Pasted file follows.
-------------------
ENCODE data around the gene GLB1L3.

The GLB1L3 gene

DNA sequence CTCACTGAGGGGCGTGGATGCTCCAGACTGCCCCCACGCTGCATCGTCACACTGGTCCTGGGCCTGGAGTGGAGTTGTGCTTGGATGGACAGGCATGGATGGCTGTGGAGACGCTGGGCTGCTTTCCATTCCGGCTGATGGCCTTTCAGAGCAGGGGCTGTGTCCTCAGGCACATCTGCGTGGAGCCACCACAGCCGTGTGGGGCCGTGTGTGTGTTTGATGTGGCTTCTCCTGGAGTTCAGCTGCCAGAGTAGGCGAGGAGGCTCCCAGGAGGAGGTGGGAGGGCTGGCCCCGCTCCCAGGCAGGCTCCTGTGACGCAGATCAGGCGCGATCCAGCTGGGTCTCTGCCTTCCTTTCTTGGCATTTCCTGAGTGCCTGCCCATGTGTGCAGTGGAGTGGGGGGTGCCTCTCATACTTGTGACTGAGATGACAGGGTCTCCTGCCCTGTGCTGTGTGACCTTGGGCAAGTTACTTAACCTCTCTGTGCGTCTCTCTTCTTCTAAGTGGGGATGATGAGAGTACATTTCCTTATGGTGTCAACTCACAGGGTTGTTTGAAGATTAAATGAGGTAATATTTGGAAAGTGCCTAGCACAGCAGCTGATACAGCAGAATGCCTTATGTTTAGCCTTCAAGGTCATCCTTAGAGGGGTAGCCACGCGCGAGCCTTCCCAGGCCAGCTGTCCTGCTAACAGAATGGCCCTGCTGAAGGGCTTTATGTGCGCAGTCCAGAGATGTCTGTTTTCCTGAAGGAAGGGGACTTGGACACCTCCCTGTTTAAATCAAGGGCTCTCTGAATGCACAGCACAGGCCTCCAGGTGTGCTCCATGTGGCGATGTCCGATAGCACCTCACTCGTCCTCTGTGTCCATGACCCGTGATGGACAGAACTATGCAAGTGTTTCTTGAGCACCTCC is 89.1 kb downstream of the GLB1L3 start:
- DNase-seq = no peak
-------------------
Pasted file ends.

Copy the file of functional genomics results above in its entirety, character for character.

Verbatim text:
ENCODE data around the gene GLB1L3.

The GLB1L3 gene

DNA sequence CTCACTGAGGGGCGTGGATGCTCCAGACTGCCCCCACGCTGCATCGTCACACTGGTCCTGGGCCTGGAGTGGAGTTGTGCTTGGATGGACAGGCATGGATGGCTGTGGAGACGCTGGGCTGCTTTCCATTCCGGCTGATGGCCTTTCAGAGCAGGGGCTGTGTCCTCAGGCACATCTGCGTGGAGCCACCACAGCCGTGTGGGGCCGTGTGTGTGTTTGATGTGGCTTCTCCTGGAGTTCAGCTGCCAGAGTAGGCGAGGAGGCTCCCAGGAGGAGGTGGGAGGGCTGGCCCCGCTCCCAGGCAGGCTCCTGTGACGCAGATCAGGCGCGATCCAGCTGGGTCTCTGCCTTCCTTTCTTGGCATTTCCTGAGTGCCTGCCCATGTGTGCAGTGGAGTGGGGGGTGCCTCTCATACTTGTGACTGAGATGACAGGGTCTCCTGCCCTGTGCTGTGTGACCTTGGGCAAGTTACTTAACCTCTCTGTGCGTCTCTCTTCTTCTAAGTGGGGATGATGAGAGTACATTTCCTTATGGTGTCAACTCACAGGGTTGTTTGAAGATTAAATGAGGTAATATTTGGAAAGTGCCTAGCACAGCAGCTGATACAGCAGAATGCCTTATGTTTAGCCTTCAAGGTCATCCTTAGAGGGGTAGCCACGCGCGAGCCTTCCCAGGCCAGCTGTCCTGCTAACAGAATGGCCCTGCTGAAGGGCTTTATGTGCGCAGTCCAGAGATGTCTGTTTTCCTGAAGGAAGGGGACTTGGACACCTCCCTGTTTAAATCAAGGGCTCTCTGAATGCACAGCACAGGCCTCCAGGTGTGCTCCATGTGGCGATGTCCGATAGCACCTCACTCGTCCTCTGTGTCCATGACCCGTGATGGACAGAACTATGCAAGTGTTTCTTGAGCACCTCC is 89.1 kb downstream of the GLB1L3 start:
- DNase-seq = no peak